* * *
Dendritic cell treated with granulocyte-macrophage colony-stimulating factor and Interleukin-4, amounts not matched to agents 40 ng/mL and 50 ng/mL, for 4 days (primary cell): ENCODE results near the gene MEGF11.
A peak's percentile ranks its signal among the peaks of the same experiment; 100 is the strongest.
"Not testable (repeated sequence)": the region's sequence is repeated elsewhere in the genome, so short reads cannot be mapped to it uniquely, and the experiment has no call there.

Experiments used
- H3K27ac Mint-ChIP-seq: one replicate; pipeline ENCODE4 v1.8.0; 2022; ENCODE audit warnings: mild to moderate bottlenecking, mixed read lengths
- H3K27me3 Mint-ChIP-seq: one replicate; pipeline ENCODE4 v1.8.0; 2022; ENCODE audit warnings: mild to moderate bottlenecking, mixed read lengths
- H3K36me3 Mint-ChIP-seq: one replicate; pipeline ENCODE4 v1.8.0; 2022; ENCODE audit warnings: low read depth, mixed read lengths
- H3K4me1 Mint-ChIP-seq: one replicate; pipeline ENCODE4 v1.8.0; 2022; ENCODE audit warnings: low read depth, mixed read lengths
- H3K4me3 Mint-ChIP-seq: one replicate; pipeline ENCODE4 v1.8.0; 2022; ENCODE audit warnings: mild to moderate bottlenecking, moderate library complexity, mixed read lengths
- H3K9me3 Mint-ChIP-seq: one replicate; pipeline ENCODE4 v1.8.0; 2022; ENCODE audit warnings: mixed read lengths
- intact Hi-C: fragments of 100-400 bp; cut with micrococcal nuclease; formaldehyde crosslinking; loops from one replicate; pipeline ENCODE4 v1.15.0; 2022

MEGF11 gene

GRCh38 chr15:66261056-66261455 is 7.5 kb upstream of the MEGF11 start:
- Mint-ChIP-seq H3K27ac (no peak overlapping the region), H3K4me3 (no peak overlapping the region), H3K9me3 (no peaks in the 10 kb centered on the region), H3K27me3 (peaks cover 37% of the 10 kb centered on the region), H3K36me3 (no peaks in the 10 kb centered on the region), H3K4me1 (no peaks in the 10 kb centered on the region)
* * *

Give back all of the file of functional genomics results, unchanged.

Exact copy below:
Dendritic cell treated with granulocyte-macrophage colony-stimulating factor and Interleukin-4, amounts not matched to agents 40 ng/mL and 50 ng/mL, for 4 days (primary cell): ENCODE results near the gene MEGF11.
A peak's percentile ranks its signal among the peaks of the same experiment; 100 is the strongest.
"Not testable (repeated sequence)": the region's sequence is repeated elsewhere in the genome, so short reads cannot be mapped to it uniquely, and the experiment has no call there.

Experiments used
- H3K27ac Mint-ChIP-seq: one replicate; pipeline ENCODE4 v1.8.0; 2022; ENCODE audit warnings: mild to moderate bottlenecking, mixed read lengths
- H3K27me3 Mint-ChIP-seq: one replicate; pipeline ENCODE4 v1.8.0; 2022; ENCODE audit warnings: mild to moderate bottlenecking, mixed read lengths
- H3K36me3 Mint-ChIP-seq: one replicate; pipeline ENCODE4 v1.8.0; 2022; ENCODE audit warnings: low read depth, mixed read lengths
- H3K4me1 Mint-ChIP-seq: one replicate; pipeline ENCODE4 v1.8.0; 2022; ENCODE audit warnings: low read depth, mixed read lengths
- H3K4me3 Mint-ChIP-seq: one replicate; pipeline ENCODE4 v1.8.0; 2022; ENCODE audit warnings: mild to moderate bottlenecking, moderate library complexity, mixed read lengths
- H3K9me3 Mint-ChIP-seq: one replicate; pipeline ENCODE4 v1.8.0; 2022; ENCODE audit warnings: mixed read lengths
- intact Hi-C: fragments of 100-400 bp; cut with micrococcal nuclease; formaldehyde crosslinking; loops from one replicate; pipeline ENCODE4 v1.15.0; 2022

MEGF11 gene

GRCh38 chr15:66261056-66261455 is 7.5 kb upstream of the MEGF11 start:
- Mint-ChIP-seq H3K27ac (no peak overlapping the region), H3K4me3 (no peak overlapping the region), H3K9me3 (no peaks in the 10 kb centered on the region), H3K27me3 (peaks cover 37% of the 10 kb centered on the region), H3K36me3 (no peaks in the 10 kb centered on the region), H3K4me1 (no peaks in the 10 kb centered on the region)